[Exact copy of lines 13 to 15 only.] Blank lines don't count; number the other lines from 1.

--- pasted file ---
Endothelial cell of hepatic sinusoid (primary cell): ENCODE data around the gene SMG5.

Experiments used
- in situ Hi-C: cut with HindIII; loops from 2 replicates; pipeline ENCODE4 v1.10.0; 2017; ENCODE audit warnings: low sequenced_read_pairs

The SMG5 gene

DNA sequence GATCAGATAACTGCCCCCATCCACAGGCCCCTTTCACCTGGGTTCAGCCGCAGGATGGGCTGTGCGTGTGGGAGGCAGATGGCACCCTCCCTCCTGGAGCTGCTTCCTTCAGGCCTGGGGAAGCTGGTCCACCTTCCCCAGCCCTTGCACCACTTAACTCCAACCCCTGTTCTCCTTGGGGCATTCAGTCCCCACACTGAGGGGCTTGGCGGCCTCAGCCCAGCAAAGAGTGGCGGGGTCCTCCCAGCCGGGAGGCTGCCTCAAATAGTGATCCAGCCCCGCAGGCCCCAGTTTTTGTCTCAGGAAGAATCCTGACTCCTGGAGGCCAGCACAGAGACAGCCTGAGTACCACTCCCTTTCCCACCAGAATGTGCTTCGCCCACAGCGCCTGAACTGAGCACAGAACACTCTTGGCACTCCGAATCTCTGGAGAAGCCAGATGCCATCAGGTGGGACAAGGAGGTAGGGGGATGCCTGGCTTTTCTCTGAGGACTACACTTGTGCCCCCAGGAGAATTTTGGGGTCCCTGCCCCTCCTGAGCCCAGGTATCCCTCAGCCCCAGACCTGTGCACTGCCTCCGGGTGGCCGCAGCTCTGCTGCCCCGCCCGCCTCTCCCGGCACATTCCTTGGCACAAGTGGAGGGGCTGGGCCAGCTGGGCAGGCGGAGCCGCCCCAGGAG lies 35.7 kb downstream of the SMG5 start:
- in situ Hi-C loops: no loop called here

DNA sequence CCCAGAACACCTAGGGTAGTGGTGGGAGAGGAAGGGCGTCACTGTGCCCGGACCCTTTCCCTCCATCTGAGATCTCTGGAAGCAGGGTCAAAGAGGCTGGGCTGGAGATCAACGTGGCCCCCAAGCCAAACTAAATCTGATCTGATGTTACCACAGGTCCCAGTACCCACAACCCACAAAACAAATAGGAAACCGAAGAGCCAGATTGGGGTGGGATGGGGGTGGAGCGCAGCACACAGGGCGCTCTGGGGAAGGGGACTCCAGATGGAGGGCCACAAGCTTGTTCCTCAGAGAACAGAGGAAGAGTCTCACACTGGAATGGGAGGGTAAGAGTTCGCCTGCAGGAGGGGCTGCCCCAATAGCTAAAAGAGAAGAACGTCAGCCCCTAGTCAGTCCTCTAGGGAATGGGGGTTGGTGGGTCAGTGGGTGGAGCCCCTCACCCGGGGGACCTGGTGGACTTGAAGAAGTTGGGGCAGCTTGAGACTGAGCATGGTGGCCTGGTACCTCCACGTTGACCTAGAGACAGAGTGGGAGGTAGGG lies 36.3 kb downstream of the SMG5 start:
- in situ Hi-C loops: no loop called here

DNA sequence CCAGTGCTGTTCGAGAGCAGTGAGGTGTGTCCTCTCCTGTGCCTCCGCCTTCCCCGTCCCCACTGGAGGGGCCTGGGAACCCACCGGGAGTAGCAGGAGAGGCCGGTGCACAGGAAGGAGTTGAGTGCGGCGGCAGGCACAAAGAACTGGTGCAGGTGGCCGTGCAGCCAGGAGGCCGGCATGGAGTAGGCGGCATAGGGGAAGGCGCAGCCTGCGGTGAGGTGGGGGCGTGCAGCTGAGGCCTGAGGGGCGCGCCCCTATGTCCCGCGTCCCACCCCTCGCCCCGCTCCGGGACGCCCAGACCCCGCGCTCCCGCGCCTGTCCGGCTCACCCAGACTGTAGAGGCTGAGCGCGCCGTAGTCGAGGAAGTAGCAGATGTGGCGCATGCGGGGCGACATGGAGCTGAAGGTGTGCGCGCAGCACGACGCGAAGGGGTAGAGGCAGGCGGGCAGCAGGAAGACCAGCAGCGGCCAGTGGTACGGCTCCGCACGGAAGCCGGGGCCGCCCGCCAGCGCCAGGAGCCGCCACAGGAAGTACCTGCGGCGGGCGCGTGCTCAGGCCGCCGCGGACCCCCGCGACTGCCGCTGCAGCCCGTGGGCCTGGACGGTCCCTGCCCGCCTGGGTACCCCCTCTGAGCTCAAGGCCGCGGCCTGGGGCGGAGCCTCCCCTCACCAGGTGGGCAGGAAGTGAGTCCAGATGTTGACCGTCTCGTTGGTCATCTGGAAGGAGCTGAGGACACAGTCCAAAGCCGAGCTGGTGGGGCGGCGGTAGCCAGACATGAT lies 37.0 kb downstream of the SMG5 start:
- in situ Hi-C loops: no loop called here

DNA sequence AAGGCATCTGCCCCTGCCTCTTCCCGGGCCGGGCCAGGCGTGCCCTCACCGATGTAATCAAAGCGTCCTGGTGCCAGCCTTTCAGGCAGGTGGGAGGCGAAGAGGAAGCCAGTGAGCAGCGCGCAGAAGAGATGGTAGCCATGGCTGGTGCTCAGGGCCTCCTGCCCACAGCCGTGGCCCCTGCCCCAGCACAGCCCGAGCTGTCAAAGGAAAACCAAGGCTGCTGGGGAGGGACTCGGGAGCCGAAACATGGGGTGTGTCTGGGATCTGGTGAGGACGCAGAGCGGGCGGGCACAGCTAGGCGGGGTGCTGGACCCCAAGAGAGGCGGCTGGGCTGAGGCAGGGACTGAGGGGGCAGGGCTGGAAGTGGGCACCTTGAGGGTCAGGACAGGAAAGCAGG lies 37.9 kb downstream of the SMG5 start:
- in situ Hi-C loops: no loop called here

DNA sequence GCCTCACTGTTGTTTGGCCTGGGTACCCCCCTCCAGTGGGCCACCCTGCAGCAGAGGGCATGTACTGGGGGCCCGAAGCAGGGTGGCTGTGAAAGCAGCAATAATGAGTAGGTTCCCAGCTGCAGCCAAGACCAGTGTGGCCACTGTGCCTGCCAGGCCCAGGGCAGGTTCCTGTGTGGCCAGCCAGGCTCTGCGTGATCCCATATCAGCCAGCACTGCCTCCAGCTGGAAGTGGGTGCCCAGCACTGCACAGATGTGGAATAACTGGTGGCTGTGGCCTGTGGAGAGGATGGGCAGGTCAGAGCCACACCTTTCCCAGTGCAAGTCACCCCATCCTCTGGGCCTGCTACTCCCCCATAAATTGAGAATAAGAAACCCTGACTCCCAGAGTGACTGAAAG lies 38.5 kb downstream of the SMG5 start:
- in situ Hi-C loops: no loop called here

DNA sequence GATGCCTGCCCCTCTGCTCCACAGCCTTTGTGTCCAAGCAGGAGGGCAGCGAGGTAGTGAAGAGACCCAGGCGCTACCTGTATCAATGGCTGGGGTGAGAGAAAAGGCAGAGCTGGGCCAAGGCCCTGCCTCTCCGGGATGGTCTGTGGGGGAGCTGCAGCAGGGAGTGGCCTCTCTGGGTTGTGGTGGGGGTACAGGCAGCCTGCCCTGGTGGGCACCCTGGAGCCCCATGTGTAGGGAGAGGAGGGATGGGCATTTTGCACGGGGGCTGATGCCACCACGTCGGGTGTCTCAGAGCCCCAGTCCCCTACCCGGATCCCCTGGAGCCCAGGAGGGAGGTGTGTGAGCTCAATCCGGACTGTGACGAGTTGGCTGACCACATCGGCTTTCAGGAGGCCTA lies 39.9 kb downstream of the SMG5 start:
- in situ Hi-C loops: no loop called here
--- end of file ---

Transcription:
DNA sequence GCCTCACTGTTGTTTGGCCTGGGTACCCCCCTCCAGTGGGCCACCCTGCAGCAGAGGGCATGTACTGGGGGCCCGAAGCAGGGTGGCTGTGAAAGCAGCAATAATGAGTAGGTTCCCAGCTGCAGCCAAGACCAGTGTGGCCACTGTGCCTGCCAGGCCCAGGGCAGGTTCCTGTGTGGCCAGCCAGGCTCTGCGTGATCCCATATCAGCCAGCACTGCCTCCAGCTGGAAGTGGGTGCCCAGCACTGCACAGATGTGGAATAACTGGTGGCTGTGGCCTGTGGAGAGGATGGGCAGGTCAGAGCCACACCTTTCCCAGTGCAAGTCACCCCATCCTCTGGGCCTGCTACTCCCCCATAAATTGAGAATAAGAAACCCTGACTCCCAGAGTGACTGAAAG lies 38.5 kb downstream of the SMG5 start:
- in situ Hi-C loops: no loop called here

DNA sequence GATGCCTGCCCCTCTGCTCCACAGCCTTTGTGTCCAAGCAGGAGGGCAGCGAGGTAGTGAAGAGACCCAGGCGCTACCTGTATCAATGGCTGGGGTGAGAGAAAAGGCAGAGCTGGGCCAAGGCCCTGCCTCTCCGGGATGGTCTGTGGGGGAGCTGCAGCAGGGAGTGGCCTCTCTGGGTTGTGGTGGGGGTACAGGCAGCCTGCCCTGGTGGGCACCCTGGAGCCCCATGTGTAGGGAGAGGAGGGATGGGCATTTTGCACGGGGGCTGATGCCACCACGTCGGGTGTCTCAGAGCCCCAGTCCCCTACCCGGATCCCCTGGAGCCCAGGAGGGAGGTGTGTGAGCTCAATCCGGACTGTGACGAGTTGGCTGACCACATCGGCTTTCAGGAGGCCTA lies 39.9 kb downstream of the SMG5 start: